South Carolina Sen. Lindsey Graham is more hawkish than you, and probably most of the country. And he wants to make sure you are aware of that.

Joining radio host Hugh Hewitt on his program on Wednesday, Graham was probed about a stunt involving a postal worker who was so distraught over post-Citizens United world in which he lives that he decided to land a gyrocopter on the Capitol lawn in protest. The vehicle landed harmlessly, the individual was taken into custody, and everyone went about their daily lives. Not good enough, Graham insisted. In this interview, he wondered why the anti-air defenses amassed around the Capitol did not spring into action and blow this disturbed individual out of the sky.

Oh, you think I’m being dramatic? There’s no way he actually said that he believes this rogue 61-year-old postal worker should have been shot out of the sky, no? “Yes,” Graham said. “He should have been subject to being shot out of the sky.”

“I don’t know why he wasn’t, but our nation is under siege,” Graham continued. “Radical Islam is a threat to our homeland. There are probably radical Islamic cells in our backyard already. And if somebody is willing to, you know, approach vital government infrastructure, they should do so at their own peril.”

Graham later conceded that his zero tolerance approach to enforcing no-fly regulations over the Capitol would probably have resulted in significant embarrassment for the federal government and the nation as a whole.

“I don’t know if he’s mentally ill,” he said. “I’m glad he’s alive in that regard, if he’s mentally ill, but we’ve got to be more serious about our national security.”

It’s an attitude more than anything. These are episodes or instances of just poor security, not taking the situation as seriously as we should. But President Obama has done a miserable job of explaining the threat, marginalizing the threats we face, explain away and excusing the behavior of our enemies like Russia and Iran to the point that people have had a false sense of security. The beheadings change everything, but if you left it up to our president to inform us as a nation to threats we face at home and abroad, he has been a miserable failure. And that does take a toll on the country.

If Graham does run for the White House, and he’s seriously considering it apparently, the biggest obstacle he will face is the crowded field of Republicans and his relative low profile in comparison. Striking out a position as the most hawkish bird of prey in a field of raptors is one way to get your name out there. Though it’s unclear at this stage whether the GOP electorate would truly smile on the summary execution of a troubled soul who it turns out was only harmlessly seeking attention.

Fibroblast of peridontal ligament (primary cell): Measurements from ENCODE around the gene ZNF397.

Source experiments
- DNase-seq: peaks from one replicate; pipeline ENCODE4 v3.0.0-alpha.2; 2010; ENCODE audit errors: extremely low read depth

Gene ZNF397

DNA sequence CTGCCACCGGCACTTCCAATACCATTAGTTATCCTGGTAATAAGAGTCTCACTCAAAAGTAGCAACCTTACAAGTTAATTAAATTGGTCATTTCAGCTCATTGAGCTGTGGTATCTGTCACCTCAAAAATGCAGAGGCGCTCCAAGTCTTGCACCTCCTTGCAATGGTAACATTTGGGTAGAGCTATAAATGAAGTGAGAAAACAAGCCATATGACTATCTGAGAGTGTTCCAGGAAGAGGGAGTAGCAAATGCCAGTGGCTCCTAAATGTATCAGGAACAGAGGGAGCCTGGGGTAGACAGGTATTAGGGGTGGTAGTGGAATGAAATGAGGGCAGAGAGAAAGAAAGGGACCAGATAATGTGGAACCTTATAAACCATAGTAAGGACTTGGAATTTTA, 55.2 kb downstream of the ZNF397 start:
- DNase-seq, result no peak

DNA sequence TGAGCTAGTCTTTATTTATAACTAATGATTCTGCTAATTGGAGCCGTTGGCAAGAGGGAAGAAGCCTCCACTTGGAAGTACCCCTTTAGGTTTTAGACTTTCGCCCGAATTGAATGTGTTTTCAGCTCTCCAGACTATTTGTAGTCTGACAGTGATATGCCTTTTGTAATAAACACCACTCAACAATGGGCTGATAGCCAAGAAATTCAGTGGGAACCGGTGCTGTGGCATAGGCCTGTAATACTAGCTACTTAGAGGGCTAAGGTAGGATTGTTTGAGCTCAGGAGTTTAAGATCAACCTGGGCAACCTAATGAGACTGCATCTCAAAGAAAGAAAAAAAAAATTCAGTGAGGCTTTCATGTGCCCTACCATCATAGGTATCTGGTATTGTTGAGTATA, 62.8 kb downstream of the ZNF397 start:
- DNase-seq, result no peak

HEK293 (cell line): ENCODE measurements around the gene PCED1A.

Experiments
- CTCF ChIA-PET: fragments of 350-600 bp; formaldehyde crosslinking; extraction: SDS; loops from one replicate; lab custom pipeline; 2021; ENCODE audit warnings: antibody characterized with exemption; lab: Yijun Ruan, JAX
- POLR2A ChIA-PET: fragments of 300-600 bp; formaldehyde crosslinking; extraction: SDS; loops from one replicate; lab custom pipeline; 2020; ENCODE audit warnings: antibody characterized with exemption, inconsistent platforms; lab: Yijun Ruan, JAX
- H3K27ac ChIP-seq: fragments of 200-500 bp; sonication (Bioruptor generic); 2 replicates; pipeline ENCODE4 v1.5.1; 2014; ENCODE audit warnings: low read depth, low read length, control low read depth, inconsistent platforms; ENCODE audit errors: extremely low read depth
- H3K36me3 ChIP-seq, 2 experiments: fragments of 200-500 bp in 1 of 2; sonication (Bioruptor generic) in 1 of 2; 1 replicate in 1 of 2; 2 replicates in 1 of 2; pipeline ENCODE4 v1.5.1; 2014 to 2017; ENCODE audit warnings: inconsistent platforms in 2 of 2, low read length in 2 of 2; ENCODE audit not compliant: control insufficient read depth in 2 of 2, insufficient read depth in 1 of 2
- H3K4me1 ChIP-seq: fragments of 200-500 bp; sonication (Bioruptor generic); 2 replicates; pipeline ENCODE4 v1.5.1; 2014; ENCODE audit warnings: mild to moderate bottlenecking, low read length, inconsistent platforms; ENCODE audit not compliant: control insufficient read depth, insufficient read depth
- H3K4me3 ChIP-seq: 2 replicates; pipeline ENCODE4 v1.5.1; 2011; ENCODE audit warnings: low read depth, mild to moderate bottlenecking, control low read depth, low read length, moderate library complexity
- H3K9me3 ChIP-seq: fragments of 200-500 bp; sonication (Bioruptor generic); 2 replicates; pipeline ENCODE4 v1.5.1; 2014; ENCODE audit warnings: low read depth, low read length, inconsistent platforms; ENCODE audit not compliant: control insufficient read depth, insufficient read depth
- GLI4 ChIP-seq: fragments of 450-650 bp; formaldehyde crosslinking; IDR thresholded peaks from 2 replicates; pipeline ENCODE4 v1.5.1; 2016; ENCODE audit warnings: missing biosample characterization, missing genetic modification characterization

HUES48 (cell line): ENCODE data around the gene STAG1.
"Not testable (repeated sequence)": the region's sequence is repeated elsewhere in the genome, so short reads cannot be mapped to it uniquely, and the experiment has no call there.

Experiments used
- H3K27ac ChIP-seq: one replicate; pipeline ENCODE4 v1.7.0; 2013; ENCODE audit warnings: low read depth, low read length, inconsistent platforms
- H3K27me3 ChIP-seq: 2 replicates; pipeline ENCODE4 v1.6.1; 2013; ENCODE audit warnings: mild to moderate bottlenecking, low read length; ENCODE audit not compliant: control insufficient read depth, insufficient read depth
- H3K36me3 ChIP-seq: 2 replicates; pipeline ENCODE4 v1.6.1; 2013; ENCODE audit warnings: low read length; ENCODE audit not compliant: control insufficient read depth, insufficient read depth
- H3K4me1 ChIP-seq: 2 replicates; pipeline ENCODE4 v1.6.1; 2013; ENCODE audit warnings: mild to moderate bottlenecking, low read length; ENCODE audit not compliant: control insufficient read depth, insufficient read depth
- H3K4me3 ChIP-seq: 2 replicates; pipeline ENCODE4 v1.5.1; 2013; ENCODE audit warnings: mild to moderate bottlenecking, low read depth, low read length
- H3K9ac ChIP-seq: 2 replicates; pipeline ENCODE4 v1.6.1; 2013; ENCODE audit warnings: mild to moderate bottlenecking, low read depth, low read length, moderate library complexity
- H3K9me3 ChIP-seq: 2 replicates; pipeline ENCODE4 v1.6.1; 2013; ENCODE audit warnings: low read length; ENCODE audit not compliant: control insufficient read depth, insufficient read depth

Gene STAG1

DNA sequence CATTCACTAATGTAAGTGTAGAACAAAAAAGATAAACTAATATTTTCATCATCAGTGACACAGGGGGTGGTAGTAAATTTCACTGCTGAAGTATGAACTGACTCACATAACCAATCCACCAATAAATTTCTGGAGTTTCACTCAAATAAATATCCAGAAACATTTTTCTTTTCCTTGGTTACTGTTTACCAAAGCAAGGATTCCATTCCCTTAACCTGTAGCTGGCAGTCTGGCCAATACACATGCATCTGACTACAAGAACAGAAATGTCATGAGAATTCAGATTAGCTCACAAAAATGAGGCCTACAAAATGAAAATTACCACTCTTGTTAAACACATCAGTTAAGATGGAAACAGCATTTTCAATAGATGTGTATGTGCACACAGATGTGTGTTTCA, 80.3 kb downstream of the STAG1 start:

According to a lengthy Yahoo News profile of the senator via reporter Jon Ward, Graham plans to draw a clear distinction between himself and the other notable hawk in the race, Florida Sen. Marco Rubio, by linking him to the president by making note his lack of experience in the federal government.

Graham’s argument that there is a path for him in the incredibly crowded primary depends on two key assumptions. The first is that Jeb Bush will not get enough traction because of his last name and that his expensive and personnel-heavy campaign will collapse under its own weight. The second is that Sen. Marco Rubio (R-Fla.) is not ready to be president and that his inexperience will be exposed whenever he gets a turn in the spotlight. Graham doesn’t believe any of the other candidates are built for the long haul like either Bush or Rubio.

When I asked Graham how he matches up against Rubio, he said, “Here’s what the next president’s got to do: rebuild our defenses and reset the world. The next president of the United States needs to be a commander in chief ready to go on day one.”

The clear implication is that Rubio is not. On the stump, Graham often talks about Obama’s lack of experience as a leader before becoming president and argues that’s been to America’s detriment on the world stage. It also lays the groundwork for people to question why Rubio would be any different.

Graham also made a hash of Rubio’s aborted attempt to pass a comprehensive immigration reform bill. “He’s a good guy, but after doing immigration with him — we don’t need another young guy not quite ready,” Graham said. “He’s no Obama by any means, but he’s so afraid of the right, and I’ve let that go.”

Graham isn’t afraid of anything; not the Russians, not a gyrocopter-operating eccentric, and definitely not conservative immigration hawks. Unlike that pushover Rubio. This appears to be Graham’s central pitch. Presuming the South Carolina Republican runs for the presidency, it will be interesting to see if it lands with the Republican Primary electorate.